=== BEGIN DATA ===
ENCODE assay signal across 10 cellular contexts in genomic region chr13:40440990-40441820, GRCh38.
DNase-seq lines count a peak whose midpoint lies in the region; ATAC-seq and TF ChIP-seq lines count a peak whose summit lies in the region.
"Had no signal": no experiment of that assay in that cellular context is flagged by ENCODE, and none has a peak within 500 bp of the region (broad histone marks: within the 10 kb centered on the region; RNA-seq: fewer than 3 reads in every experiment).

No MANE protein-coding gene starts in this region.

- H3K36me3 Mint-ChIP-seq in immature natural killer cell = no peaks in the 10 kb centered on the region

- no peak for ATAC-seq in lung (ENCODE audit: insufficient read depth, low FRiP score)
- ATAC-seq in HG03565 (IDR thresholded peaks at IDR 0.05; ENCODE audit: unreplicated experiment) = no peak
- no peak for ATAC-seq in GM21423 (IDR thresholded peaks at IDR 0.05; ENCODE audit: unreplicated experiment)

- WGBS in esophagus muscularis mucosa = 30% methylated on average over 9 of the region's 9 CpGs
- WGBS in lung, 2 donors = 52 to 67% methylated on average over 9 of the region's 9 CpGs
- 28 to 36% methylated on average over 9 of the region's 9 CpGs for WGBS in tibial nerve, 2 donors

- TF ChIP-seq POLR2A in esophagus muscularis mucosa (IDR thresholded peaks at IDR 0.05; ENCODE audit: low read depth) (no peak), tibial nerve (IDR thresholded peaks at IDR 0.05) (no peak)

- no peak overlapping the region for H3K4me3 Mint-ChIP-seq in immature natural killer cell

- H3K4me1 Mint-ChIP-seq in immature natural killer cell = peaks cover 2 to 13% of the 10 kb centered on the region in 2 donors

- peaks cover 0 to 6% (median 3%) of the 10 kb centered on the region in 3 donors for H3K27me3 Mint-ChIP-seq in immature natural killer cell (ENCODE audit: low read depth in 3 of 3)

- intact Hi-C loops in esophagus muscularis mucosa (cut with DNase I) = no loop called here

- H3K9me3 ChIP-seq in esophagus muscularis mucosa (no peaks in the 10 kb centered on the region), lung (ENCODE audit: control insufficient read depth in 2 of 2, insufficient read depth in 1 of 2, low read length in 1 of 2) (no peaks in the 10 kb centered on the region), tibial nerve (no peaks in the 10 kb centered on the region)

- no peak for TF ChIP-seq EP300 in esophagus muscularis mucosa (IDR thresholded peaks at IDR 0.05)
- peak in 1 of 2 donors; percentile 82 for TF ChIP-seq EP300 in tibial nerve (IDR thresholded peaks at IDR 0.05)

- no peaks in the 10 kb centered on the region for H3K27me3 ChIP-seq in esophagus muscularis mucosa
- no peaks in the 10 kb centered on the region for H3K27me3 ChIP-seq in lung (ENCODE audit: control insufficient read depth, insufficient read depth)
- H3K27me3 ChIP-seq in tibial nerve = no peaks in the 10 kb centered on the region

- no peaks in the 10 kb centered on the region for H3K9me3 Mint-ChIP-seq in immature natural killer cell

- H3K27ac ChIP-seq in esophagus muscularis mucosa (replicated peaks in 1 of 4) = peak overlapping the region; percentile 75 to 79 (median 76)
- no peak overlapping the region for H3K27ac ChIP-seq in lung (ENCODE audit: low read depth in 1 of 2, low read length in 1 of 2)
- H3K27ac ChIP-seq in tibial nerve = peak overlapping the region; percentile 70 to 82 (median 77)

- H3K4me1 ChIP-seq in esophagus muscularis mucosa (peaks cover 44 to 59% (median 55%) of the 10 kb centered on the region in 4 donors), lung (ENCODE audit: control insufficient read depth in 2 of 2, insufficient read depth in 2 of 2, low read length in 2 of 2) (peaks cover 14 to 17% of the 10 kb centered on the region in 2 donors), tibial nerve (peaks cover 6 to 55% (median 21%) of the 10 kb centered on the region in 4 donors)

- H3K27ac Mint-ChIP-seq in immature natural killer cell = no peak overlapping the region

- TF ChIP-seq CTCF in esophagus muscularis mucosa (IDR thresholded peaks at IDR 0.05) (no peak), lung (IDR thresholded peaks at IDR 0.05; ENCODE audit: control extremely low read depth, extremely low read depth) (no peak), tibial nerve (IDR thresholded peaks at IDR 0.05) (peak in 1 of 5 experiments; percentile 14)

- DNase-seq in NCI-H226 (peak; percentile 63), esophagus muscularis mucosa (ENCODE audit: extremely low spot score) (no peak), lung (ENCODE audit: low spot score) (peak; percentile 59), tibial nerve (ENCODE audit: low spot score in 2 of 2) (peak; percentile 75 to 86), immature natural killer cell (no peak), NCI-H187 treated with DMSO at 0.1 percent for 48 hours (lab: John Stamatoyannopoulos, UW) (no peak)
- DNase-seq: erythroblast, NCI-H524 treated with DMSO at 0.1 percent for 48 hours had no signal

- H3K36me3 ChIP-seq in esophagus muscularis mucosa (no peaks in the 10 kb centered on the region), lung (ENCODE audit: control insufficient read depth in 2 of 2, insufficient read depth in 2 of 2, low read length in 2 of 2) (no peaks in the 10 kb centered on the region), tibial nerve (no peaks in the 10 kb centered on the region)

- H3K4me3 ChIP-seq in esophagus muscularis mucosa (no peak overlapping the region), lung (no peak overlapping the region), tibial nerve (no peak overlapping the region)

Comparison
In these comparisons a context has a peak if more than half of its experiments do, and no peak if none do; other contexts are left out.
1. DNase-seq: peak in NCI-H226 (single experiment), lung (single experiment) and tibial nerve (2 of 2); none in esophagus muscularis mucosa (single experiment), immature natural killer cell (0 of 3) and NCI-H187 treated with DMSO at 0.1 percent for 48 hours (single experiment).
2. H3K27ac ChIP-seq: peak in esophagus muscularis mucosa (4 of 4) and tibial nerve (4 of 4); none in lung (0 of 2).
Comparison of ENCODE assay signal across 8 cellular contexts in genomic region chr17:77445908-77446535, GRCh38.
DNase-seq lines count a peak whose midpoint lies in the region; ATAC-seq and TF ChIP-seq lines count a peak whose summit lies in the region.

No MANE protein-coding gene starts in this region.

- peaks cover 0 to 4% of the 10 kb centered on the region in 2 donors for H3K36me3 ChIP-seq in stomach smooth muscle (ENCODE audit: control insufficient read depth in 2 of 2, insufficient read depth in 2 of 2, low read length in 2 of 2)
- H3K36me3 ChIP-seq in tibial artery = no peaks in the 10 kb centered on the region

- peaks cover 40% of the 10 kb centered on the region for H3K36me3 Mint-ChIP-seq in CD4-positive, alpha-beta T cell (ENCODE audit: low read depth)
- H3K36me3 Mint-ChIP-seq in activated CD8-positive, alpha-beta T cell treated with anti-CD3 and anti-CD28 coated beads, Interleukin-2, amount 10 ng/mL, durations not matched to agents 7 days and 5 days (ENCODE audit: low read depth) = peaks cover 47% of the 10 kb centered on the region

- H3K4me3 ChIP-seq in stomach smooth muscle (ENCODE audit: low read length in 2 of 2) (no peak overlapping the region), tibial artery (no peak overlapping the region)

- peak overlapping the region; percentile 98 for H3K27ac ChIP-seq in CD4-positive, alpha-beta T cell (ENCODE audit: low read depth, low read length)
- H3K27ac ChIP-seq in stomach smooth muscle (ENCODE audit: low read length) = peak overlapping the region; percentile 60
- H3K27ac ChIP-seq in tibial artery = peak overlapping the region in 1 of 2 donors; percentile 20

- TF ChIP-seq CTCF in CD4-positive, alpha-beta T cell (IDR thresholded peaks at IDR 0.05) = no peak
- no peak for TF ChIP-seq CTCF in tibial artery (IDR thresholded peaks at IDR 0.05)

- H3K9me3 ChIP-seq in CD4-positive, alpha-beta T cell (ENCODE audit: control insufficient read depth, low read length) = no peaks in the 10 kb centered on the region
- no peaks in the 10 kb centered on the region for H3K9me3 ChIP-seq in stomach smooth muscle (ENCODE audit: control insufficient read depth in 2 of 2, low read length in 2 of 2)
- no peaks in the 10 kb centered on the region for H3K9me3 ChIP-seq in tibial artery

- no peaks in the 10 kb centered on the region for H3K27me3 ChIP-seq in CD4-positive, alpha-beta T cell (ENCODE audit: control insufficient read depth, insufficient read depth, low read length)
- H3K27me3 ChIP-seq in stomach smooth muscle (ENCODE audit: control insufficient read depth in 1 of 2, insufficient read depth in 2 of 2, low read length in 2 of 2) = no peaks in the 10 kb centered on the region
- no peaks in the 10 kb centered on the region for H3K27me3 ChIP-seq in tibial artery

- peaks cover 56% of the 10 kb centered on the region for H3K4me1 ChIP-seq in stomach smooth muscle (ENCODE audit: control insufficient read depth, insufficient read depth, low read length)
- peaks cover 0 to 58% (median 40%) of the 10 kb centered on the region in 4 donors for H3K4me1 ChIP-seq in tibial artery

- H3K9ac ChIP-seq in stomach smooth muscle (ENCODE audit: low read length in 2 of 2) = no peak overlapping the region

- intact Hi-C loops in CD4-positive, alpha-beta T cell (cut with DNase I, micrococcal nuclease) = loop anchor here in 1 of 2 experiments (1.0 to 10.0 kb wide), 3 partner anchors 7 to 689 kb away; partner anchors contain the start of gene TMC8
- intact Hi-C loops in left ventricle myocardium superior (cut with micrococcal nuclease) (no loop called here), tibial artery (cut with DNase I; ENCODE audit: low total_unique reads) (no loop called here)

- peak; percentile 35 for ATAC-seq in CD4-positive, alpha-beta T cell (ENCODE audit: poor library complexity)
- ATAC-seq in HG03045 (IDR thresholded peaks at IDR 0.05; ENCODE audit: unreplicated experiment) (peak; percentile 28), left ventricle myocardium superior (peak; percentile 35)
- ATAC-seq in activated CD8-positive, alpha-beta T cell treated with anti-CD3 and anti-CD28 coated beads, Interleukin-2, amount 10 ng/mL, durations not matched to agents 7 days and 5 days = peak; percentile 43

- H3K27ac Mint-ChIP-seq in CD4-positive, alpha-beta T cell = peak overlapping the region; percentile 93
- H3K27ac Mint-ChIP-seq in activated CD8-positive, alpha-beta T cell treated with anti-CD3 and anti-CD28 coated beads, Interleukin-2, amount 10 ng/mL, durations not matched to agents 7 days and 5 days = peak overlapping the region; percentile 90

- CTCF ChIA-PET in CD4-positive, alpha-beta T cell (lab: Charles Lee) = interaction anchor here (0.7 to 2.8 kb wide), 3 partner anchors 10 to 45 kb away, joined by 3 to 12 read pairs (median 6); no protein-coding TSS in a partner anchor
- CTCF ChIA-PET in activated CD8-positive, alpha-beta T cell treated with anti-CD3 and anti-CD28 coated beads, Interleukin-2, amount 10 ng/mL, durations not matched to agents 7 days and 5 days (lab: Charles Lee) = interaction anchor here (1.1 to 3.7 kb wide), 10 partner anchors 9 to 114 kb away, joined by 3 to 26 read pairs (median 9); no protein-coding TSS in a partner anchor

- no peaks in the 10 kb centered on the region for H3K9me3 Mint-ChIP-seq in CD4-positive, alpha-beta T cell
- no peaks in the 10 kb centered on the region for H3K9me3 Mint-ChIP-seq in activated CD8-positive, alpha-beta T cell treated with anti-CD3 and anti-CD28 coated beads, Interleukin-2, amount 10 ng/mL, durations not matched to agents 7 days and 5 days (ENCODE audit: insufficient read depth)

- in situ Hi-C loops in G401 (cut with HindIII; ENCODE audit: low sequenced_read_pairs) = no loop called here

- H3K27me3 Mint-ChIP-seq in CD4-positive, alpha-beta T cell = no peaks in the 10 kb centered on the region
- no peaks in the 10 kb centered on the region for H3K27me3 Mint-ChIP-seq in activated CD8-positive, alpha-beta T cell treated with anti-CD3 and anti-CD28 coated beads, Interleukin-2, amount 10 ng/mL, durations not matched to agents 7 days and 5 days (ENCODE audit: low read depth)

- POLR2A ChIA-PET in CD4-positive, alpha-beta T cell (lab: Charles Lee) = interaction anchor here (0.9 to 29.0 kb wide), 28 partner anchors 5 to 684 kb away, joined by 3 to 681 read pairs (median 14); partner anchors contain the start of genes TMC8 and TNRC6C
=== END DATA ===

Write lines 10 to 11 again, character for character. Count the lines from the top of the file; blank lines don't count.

- WGBS in lung, 2 donors = 52 to 67% methylated on average over 9 of the region's 9 CpGs
- 28 to 36% methylated on average over 9 of the region's 9 CpGs for WGBS in tibial nerve, 2 donors